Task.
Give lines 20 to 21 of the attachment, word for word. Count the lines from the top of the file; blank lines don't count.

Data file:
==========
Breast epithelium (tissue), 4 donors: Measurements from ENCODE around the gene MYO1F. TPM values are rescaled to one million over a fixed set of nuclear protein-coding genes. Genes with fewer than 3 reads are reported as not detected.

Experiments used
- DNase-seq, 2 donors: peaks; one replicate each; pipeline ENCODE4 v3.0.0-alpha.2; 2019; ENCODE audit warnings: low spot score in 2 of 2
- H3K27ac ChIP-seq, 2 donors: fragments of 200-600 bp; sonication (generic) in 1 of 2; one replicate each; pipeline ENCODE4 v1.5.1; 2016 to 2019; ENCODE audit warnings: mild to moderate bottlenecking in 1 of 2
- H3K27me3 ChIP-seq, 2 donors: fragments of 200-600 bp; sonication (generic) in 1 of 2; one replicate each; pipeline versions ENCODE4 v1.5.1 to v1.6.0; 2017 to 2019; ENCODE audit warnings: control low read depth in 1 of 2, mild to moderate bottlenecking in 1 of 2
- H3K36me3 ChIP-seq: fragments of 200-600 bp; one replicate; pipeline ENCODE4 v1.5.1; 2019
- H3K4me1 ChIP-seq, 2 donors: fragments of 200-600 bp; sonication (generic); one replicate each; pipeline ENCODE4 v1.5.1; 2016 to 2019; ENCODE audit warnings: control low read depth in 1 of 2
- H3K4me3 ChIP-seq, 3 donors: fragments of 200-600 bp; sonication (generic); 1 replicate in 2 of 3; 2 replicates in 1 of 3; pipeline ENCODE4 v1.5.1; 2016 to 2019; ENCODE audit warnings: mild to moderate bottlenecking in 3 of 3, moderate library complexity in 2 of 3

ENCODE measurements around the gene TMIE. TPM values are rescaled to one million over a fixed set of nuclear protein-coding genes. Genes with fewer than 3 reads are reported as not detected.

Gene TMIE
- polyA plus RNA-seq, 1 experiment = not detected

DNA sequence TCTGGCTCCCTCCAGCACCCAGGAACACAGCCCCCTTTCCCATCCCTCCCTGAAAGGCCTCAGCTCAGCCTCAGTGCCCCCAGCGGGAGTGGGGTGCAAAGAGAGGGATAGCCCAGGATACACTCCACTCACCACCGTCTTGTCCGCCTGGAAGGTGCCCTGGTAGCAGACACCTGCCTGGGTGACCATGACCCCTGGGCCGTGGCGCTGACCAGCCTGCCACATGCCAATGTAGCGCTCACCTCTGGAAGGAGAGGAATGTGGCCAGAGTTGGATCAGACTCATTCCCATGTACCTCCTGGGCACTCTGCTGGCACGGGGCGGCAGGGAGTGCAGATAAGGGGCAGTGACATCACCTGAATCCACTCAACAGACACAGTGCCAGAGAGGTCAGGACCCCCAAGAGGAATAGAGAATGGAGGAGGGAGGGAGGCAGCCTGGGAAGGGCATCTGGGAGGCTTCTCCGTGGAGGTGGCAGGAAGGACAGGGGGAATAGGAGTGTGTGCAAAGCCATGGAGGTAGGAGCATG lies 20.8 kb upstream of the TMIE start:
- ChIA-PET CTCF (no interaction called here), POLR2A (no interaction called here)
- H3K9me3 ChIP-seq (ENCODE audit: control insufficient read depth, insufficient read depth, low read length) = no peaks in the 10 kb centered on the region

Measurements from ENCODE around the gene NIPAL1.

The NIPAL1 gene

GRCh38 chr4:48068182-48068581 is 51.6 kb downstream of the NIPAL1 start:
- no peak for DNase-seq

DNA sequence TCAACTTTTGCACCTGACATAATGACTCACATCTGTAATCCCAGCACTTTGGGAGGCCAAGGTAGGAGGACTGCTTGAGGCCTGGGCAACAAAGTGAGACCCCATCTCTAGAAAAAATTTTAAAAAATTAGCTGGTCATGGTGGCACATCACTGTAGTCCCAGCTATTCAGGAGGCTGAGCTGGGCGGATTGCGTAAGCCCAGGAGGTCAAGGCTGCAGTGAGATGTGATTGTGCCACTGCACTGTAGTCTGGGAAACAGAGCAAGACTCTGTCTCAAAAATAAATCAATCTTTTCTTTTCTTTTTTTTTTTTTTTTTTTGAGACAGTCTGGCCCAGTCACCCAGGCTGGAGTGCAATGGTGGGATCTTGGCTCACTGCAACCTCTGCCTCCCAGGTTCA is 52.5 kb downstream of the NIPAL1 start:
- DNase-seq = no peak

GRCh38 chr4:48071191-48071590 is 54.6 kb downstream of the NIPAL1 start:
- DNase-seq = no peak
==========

- DNase-seq = no peak

GRCh38 chr4:48071191-48071590 is 54.6 kb downstream of the NIPAL1 start: